When you’re living through watch-it-through-your-fingers reality what makes for good escapism? I’d like to make the case for a memoir about life with a mortally ill child. And let me add: I am a new mother. I am still poised halfway between awe and terror every time I look into the face of my eight-month-old—awe that he exists in all his joyous defenselessness, terror about whether I can keep him existing and maybe even preserve some of that boundless baby joy. Watch-it-through-your-fingers reality doesn’t help a mind already teeming with all the many ways a child can die before breakfast. I would have thought the last place I’d want to go to escape was a book about, as author Heather Harpham puts it, “a girl with an expiration date.”
But Happiness is not just that. It is also a book about one of the healthiest romances I’ve ever seen committed to paper, about neighborly grace, about balancing one child’s needs against another’s. It is a book, most of all, about the value of that most commonplace and staggering of miracles, “the spontaneous eruption of an individual consciousness out of nothingness.”
It begins with two interleaving narratives. There is Harpham, alone in California, having just given birth to her seemingly perfect daughter, unwilling to sleep because, “What if she sighed or pursed her lips or splayed her fingers or jerked her arms upward?” At 3 a.m. a nurse enters to say that the doctor wants to run some tests. This is the last moment Harpham will have with her healthy child. From then on, hers is a child with a terrifying, undiagnosable illness; Amelia-Grace cannot make sufficient red blood cells on her own. No one can say why she is dependent on the transfusions of washed blood she must receive every three weeks, but without them she becomes “wan and listless, a dollop of a baby who said and did very little.”
The second narrative explains why Harpham is alone through this ordeal, why she and the love of her life are “semi-strangers living on separate coasts who happened to have a baby in common.” It’s a complicated situation, one to which Harpham does subtle, meticulously fair justice, but the gist of it is that Harpham’s partner of several years, the novelist Brian Morton, is “a man with a gift, and the dense garden of habit grown around it for protection.” In other words, he doesn’t want children. Even when Harpham finds herself pregnant with his child.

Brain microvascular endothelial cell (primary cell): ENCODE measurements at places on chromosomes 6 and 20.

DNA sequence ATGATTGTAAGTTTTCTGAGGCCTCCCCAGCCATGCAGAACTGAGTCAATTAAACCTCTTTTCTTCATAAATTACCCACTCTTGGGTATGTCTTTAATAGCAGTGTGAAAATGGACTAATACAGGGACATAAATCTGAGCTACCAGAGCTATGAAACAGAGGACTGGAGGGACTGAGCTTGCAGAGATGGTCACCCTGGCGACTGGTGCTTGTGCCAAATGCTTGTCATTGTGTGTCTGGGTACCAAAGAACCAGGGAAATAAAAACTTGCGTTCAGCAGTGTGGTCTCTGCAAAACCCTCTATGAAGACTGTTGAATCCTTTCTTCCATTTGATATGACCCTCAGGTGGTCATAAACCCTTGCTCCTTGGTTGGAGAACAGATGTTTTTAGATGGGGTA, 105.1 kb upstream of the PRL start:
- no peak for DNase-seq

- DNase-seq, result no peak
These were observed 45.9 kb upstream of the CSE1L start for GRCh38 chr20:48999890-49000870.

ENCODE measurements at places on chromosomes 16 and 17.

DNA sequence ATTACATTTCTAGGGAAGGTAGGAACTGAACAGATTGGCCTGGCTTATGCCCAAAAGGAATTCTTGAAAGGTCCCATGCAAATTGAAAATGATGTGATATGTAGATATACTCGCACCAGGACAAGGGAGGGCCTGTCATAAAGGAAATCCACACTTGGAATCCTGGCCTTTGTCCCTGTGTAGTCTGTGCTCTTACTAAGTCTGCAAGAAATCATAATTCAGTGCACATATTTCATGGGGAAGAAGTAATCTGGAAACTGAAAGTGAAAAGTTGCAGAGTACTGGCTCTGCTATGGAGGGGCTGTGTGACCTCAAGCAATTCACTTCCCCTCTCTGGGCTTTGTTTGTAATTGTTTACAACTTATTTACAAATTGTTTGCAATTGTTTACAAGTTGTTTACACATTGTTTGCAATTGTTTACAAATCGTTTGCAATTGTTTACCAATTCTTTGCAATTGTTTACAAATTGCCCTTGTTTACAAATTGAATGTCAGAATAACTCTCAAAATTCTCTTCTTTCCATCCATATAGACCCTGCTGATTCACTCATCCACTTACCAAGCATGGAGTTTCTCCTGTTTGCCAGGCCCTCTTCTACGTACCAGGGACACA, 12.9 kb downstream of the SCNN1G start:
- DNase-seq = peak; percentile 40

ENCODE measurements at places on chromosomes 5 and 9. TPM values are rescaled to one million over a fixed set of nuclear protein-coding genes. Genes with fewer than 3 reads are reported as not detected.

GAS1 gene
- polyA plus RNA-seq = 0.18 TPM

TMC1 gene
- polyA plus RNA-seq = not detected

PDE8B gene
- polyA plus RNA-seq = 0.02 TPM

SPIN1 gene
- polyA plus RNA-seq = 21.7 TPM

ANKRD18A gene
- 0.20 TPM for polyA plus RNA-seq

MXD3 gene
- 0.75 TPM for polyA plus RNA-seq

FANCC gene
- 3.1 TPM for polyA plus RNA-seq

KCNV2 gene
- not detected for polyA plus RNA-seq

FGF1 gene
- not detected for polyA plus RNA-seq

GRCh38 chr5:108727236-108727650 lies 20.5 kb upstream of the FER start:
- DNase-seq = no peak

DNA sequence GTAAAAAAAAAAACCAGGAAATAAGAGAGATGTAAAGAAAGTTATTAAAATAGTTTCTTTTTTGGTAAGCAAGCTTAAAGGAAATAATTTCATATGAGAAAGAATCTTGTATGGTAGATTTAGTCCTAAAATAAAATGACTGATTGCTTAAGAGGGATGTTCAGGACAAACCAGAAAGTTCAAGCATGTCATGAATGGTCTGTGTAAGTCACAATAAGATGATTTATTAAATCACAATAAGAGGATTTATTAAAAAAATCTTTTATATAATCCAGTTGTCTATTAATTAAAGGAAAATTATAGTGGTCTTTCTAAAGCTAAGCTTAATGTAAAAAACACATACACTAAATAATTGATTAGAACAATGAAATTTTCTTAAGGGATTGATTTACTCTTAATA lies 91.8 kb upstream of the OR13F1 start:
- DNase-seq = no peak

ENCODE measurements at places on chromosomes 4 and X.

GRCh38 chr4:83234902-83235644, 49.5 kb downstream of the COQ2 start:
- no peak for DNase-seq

Eventually the narratives merge. Four months after she’s born, Morton meets and falls in love with his daughter, and through his love for her reconciles to the distractions of fatherhood. He and Harpham begin to create a shared world, one dominated by a single question: “How could we make our girl better?”
When the answer is finally delivered, it is as unpalatable as it is uncertain: They can have another child, hope this one is not afflicted with the same undiagnosable disease as their first and that his blood marrow is a match for hers. If they are lucky in this ghastly gamble then they can undertake the even ghastlier risk of a bone marrow transplant. There is between a 10 percent to 20 percent chance that the transplant will kill Amelia-Grace. But without the transplant, there is only a 50 percent chance of her surviving until 30.
I am aware that so far I am not making a very good case for my claims of escapism. But take, to start, the humor Harpham can forge out of even the bleakest moments, such as this about her newborn: “Her cotton ball heart beat happily on…filling with the blood of an anonymous stranger. Gracie was surviving, literally, on the kindness of strangers. This was stranger number two. I tried to fathom who these people keeping her alive might be…Whoever they were, I wanted to make out with them. Just for a minute or two.”
Or look at what she can spin out of moments of touching normalcy, creating a fully rounded human of her daughter, affording Amelia-Grace the dignity of naughtiness when she might have more easily cast her as sainted suffering child: “’Gracie, we don’t want to hurt the baby.’ She gave us a winning smile. ‘Yes,’ she said. ‘I do want to hurt the baby.’”